• The Setter must be to the left of the M1.
  • The M1 must be to the left of the H2.

ROTATION 4 - Opposite Passing Option w/out H1 Passing

Volleyball Rotation 4 Player Spots

Player Assignments by Position:

S: Starts in Zone 4

H1: Moves back to the end line and doesn’t pass.

L: Passes in Zone 6

OP: Passes in Zone 1

H2: Passes in Zone 5 and hits Gos

M1: Starts in Zone 4 and hits Gaps/Quicks OR Slides

Advantages/Benefits:

  • The Libero is passing in the middle of the court.
  • The Opposite may be a better passer than the H1, especially if the Opposite is now a Defensive Specialist sub.
  • If the H1 is a good Pipe hitter, this formation could help the H1 focus on that rather than passing.
  • The H1 can help call “in” or “out” for the three passers.

Disadvantages/Drawbacks:

  • A well placed serve to Zone 4 by the opposing team might be able to make it difficult for the M1 and H2 to get good offensive approaches.

Important Overlap Rules Considerations:

  • The Setter must be to the left of the M1.
  • The M1 must be to the left of the H2.
  • The H2 must be in front of the Opposite.
  • The H1 must be to the right of the Libero.
Volleyball Rotation 4 Arizona Wildcats

How to Decide?

Be sure to read the Rotation 3 blog post because it goes into more detail about how to decide which option is best for your team. But the most important factor should be passing. Make sure your three best passers are the three passers in each rotation. If the Opposite is one of the best three passers, you should choose a formation option that allows the Opposite to pass. Another factor to help make your decision is how well your attackers (specifically the H2 in this rotation) can attack after passing. If the H2 is not a good hitter after passing the serve, you may want to consider the formation option that doesn’t require her to pass.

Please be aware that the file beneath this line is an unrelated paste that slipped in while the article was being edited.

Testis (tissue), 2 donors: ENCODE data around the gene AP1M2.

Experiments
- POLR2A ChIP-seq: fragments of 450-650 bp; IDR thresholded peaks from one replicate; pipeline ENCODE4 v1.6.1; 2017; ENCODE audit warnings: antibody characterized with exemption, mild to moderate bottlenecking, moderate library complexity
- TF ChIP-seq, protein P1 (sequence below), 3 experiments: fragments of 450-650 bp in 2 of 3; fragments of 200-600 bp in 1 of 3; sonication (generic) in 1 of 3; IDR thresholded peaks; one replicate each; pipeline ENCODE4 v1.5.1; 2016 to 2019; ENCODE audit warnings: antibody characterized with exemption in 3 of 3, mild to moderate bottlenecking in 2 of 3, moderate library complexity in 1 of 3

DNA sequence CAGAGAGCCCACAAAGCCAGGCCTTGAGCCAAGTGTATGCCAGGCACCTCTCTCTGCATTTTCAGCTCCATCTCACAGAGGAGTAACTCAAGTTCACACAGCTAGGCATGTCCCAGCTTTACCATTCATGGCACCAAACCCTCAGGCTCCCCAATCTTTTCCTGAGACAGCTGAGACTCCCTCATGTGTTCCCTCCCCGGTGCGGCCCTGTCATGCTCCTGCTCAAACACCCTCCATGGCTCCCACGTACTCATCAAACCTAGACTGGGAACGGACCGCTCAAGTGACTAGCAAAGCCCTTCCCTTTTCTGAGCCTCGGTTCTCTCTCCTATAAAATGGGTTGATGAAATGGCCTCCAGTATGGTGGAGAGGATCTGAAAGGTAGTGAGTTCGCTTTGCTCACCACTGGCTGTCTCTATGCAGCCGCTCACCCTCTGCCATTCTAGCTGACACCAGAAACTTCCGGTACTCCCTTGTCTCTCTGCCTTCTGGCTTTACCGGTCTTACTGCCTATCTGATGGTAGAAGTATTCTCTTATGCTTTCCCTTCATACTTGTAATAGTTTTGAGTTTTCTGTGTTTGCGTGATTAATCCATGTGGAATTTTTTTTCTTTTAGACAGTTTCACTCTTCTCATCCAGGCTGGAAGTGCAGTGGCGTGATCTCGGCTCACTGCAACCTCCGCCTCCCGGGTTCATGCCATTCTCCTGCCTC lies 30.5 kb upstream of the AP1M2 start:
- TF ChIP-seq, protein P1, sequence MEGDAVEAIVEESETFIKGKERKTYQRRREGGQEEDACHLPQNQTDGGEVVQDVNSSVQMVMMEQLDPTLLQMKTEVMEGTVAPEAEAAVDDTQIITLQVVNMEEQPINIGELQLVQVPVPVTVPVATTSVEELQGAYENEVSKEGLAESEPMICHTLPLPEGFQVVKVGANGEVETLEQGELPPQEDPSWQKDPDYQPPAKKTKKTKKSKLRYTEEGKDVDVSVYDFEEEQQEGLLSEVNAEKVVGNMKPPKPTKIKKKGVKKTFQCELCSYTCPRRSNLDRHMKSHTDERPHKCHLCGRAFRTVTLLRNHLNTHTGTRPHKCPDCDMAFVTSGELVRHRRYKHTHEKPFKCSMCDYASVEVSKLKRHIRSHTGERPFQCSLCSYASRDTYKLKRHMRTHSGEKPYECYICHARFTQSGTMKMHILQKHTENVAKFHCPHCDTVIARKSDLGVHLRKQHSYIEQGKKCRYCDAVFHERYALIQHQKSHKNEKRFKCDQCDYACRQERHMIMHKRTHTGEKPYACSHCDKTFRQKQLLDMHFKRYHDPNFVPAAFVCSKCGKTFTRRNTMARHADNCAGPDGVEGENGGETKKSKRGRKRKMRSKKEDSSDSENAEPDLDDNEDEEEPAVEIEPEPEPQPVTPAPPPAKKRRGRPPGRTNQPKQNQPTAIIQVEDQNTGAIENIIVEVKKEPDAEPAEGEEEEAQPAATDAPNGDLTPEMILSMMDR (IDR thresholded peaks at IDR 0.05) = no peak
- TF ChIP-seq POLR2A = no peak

Defensive Specialists

Coaches can replace any back row player with a Defensive Specialist (DS). The DS typically is a player that is good in the back row as a passer and as a defender, but not as good of a front row attacker as the other players on the team. Look at the DS as a second libero that can come in and play three rotations for the H1, H2, or Opposite. Oftentimes a DS would come in for the Opposite because traditionally the Opposite would be a weaker passer and defender than the H1 and the H2, but this is entirely dependent on your individual players.

If you have a DS that you want to utilize, you should consider having her replace whomever would be the biggest liability in the back row between the H1, H2, and Opposite. At the same time, however, you may not want to replace a strong back row attacker, if that is important to you and your offensive scheme.

Look at all the different options in each rotation to help you determine where a DS might be most helpful for your team. And of course, there is no rule against using multiple Defensive Specialists for multiple players.

Earlier Posts in this Series

Later Posts in this Series